If a journalist used this same exact phrase without attribution, I would want to know how it happened. I would ask the journalist how and why she/he used that phrase and why it wasn’t attributed. I would also check other work produced by that journalist to see if there are other problems with attribution. I would discipline the journalist based on the extent and reason for the failure in this case and whether the journalist has a history of plagiarism. That discipline could range from a serious reprimand to a suspension to dismissal.

In this case, I would ask Norton some questions. How did this happen? Did you write this speech? If so, where did you get that line? If not, who wrote the speech and/or that line? Perhaps one of her speech writers did this. Norton, as the person who used the words is still primarily responsible, of course. I would also do some plagiarism checking of her other speeches to see if this is a recurring problem.

I made certain that Steele saw that Norton’s words weren’t exactly the same as Ford’s.

“Norton’s words are very, very close to the exact wording of the Ford quote and her expression of this thought is almost verbatim to Ford’s expression,” he wrote back.  “Norton should have attributed the statement to Ford. By not doing so, she claimed it as her original thought. That’s wrong.”

If that’s what Steele had to say about Norton’s plagiarism, you can only imagine what he’d say about McInnis’, which amounts to numerous sentences and paragraphs, according to The Spot.

Norton’s plagiarism is likely tiny potatoes compared to what everyone expects to see from McInnis in tomorrow’s Denver Post.

If that’s true, then journalists should definitely call it plagiarism, and all the questions suggested by Steele are in order.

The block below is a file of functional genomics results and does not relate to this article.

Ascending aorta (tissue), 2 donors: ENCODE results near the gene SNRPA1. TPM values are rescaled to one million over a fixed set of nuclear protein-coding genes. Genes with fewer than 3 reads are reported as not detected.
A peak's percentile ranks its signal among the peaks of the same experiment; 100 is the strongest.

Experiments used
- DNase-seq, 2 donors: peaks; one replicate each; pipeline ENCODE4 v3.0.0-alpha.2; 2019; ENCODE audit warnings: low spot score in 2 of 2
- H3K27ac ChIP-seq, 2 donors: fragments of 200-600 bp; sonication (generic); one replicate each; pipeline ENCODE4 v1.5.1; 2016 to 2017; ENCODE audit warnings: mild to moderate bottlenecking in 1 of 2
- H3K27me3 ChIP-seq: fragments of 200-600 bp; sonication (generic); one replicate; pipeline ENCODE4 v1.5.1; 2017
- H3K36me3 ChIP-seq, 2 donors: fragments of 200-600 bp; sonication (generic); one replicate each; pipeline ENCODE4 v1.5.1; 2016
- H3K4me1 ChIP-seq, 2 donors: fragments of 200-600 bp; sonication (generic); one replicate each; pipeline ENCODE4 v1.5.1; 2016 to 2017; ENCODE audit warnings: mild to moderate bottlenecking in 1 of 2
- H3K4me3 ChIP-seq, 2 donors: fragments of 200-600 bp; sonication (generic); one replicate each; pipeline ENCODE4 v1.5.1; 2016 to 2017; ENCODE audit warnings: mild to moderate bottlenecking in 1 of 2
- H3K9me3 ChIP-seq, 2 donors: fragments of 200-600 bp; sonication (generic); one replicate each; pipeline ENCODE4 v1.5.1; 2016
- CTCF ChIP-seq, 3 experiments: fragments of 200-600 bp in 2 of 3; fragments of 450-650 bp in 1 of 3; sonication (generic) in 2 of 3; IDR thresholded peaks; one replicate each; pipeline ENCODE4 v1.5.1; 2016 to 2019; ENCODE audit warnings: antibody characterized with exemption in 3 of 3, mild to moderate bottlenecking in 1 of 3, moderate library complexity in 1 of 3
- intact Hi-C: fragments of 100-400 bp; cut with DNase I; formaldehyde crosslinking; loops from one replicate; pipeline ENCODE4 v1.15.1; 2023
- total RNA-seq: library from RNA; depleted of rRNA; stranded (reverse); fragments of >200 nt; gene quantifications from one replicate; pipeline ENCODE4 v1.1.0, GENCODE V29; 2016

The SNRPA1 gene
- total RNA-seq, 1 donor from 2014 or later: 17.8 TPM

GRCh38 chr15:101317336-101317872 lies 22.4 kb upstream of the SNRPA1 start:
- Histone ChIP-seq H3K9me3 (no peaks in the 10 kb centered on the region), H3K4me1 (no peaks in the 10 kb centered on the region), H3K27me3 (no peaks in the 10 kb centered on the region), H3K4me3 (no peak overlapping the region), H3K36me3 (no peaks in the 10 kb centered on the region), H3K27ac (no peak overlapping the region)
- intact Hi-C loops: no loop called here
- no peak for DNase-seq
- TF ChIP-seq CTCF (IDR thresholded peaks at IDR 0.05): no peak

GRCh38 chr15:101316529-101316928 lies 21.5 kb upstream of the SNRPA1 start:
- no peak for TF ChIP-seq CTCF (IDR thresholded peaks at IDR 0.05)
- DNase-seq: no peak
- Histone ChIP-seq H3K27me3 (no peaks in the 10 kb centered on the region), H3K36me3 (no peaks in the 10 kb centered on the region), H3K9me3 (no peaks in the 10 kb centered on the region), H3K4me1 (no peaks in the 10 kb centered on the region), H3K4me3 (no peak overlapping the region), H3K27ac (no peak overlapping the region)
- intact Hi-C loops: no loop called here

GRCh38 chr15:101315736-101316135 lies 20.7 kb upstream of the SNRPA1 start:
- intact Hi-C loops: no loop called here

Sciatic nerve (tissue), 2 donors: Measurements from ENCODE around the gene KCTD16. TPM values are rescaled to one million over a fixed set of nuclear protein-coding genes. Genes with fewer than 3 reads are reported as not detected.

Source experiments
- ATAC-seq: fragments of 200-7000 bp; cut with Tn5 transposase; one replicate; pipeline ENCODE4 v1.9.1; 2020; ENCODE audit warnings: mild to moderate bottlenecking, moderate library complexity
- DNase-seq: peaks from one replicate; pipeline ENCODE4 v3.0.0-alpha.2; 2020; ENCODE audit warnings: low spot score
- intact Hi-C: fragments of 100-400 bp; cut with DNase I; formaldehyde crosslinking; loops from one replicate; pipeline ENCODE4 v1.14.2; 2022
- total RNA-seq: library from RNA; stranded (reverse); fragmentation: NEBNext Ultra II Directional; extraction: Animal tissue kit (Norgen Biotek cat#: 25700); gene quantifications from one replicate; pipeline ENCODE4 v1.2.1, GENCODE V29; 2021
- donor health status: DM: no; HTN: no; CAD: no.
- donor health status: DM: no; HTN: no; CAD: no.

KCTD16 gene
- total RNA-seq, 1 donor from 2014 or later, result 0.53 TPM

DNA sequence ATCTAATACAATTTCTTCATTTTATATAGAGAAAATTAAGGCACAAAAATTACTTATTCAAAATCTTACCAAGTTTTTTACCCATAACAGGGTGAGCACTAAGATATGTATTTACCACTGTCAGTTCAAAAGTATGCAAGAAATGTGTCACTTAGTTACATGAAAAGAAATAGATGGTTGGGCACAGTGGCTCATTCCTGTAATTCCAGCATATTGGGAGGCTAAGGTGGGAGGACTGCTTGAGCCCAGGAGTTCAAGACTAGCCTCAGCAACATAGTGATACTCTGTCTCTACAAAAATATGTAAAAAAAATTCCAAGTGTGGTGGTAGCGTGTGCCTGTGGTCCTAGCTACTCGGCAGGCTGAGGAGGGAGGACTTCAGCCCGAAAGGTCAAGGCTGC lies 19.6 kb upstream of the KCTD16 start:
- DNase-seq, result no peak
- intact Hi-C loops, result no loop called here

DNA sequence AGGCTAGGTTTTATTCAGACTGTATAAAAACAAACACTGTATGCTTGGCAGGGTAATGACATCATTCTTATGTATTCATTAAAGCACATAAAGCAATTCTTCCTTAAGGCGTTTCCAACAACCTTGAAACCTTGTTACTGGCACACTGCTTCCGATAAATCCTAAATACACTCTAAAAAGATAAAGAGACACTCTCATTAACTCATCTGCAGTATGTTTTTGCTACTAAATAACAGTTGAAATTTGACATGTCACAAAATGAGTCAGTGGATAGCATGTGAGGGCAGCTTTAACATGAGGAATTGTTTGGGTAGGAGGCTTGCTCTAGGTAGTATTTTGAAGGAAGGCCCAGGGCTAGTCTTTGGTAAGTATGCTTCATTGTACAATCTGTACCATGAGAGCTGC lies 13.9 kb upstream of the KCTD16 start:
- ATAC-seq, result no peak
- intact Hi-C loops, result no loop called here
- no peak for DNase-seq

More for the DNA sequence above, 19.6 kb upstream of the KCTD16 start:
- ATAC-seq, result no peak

Interestingly, Post reporters did use the P word at least once this year. When Vice President Joe Biden came to Denver in April, GOP chair Dick Wadhams joked to a Post reporter about Joe Biden’s past plagiarism problems. In a piece quoting Wadhams, The Spot reported that Vice President Joe Biden was “accused of plagiarism.”

I emailed a Post editor and reporter asking why the word “plagiarism” wasn’t used to describe McInnis’ lapse, but I did not get an immediate response.

Statesman interview transcipts illuminate candidates

Monday, July 12th, 2010

If you’re not loving the interviews with Colorado Senate candidaets in the Colorado Statesman, you’re not a news junkie.

They remind me, to some degree, of a transcribed talk-radio interview with a candidate. But talk-radio interviews, unlike the Statesman pieces, are conducted mostly by hosts who agree with the candidate or who aren’t very informed. (Local talk-radio interviews between conservatives and Craig Silverman are one partial exception, and there will be others, like, I hope, candidate interviews on Colorado Matters.)

The recent Statesman interviews mix chatty questions with arcane and tough ones. And the answers are kept short. Here’s an example from the Statesman’s interview with Jane Norton, regarding former McCain advisor and GOP heavyweight Charlie Black:

Statesman: What has been the role of Charlie Black in your campaign?

Norton: He’s been my brother in law (laughs).

Statesman: Right, and in terms of the campaign. What has been his involvement?

Norton: Oh I called him from time to time and asked for advice.

Statesman: Does he still provide ongoing advice to you?

Norton: Sure.